When used in tandem with zero-gravity manufacturing capabilities, construction systems can “print” and assemble large structures in space. Future construction projects of space infrastructure will appear completely different than it does on Earth. Still, it will be essential because the services and techniques will apply to the entire in-space value and supply chain. In the future, we will see propellant refineries assembled in orbit, asteroid mines repaired autonomously, and massive solar power plants built and upgraded to meet nearly any project requirements.
Hospitality and Real Estate Industry
Humans who live, work and play in space will need shelter from the extreme environments of space. The International Space Station (ISS) has solidified a steady human presence aboard its craft for over 10 years, but this will soon change.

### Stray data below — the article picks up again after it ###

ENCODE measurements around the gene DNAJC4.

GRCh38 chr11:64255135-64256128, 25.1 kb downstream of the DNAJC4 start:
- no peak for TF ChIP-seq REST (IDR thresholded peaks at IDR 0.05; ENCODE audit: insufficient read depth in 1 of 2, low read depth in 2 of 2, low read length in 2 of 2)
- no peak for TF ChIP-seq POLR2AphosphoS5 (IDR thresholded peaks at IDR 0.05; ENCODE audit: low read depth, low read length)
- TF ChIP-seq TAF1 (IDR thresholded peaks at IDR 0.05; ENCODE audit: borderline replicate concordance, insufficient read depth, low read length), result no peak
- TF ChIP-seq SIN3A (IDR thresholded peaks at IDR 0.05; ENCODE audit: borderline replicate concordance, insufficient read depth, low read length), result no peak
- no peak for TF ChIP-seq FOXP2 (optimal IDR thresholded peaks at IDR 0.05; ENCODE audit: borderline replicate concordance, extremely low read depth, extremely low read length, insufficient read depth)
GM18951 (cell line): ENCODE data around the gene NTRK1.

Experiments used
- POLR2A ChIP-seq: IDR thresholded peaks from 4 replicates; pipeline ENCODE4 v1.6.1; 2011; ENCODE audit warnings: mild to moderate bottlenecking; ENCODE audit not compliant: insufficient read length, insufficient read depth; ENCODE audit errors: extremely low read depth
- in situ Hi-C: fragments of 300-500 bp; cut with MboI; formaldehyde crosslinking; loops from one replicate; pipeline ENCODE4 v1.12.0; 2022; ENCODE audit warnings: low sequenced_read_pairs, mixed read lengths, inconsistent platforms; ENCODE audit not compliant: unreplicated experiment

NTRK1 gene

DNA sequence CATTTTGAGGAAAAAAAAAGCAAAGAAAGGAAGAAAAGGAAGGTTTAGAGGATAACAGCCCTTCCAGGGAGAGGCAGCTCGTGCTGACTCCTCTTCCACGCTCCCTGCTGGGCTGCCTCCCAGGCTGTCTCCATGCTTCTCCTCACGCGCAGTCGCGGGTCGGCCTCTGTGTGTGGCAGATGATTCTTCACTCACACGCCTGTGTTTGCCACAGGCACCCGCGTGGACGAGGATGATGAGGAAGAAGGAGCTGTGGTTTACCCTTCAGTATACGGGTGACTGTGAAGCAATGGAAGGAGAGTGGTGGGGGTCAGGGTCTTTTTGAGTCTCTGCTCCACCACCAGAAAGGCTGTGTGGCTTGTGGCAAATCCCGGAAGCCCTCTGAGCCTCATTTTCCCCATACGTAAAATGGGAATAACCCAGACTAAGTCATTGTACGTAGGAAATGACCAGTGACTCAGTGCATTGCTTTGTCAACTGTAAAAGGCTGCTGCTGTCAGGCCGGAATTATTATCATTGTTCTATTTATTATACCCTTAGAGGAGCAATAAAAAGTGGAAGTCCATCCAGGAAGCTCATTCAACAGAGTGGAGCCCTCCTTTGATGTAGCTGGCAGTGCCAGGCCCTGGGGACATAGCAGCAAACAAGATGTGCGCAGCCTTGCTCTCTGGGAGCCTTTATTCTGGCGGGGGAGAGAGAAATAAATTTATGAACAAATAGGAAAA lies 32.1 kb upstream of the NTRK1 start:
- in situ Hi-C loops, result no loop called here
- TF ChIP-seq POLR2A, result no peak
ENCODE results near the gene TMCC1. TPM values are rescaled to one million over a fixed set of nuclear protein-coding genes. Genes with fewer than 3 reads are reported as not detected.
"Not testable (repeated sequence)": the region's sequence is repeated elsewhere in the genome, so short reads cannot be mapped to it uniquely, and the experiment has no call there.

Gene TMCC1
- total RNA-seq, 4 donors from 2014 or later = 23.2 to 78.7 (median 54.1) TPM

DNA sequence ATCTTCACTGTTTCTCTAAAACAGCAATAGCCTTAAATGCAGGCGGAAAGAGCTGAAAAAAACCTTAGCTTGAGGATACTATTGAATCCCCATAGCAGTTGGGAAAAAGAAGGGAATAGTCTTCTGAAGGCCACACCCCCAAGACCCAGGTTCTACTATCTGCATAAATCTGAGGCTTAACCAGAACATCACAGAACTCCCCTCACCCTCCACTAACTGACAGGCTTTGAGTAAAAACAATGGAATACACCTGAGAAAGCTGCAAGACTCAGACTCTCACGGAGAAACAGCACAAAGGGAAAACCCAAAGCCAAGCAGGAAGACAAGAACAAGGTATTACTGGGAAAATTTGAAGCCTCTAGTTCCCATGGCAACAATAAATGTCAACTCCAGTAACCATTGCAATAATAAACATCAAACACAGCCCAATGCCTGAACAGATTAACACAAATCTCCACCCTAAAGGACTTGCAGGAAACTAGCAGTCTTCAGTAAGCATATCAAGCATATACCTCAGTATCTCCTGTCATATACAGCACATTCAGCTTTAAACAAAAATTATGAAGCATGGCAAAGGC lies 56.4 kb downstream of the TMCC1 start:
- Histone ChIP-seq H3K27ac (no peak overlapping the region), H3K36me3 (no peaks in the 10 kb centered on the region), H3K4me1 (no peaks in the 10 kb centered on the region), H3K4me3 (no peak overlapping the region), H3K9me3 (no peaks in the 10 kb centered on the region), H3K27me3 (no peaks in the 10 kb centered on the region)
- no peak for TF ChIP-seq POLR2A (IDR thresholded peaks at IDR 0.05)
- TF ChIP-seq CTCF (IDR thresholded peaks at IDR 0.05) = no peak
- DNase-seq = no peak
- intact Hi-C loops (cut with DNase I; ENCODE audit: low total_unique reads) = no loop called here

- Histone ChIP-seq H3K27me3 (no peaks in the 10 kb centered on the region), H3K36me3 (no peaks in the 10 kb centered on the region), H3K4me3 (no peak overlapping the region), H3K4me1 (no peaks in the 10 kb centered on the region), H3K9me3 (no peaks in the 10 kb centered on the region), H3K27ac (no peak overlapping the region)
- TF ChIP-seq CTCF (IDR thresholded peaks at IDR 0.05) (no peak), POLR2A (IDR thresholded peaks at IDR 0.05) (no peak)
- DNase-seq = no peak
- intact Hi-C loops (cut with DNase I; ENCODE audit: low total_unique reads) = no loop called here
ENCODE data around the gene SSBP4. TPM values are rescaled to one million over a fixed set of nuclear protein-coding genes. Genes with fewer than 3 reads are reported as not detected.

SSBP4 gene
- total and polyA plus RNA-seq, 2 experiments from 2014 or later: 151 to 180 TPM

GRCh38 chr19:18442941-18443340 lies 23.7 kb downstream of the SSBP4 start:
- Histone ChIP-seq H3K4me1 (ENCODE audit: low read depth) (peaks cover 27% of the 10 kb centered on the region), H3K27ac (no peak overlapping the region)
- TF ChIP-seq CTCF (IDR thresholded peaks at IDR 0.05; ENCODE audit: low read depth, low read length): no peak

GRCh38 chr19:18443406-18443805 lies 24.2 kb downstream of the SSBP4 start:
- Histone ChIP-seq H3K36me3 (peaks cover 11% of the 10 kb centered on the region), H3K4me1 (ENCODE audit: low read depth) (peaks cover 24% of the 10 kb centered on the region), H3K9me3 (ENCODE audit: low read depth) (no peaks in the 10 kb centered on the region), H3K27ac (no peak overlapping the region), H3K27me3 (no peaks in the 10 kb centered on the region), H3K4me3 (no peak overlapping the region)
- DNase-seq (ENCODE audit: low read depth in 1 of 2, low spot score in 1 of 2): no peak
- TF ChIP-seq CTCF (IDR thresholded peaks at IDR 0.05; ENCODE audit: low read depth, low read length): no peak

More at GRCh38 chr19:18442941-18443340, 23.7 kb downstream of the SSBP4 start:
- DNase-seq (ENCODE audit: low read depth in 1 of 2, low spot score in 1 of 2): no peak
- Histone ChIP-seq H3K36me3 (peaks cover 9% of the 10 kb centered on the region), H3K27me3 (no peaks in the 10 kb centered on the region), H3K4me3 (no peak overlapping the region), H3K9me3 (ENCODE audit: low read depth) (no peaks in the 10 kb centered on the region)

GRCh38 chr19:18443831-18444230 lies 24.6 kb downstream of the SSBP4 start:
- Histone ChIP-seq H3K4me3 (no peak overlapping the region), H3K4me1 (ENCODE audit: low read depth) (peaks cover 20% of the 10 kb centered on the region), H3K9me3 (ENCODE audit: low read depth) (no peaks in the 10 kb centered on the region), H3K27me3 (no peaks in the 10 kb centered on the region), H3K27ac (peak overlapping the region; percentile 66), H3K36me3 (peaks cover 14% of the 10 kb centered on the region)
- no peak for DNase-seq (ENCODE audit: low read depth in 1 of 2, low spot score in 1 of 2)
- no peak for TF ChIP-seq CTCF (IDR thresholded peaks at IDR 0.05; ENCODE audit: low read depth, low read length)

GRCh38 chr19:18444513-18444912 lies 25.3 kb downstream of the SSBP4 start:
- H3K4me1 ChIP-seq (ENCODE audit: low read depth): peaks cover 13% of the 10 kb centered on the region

Various commercial space station companies, including Bigelow Aerospace created by hotel founder Robert Bigelow, are competing for large contracts that range from supporting astronauts and wealthy tourists, to leasing room in-space for orbital manufacturing and R&D programs. The new industry is expected to reach $37 billion in the next decade.
Space habitats will likely be launched from Earth first, but as the in-space resource supply chain grows and metals from asteroids and the Moon become readily available, the sector will solely utilize them from space. Construction firms will create fleets of autonomous orbital assembly craft and high-quality metallic feedstocks to create orbiting megastructures that include factories, hotels and settlements that can grow in size. The first cities on the Moon are becoming more of a reality as markets become affordable and profitable for in-space real estate developers.
Earth’s economy has the opportunity to expand its reach into the stars, while also helping to grow human’s prosperity at home. Industries who factor space into their growth plans can ensure they’ll meet new frontiers of potential for their business and help humans become a multi-planetary species.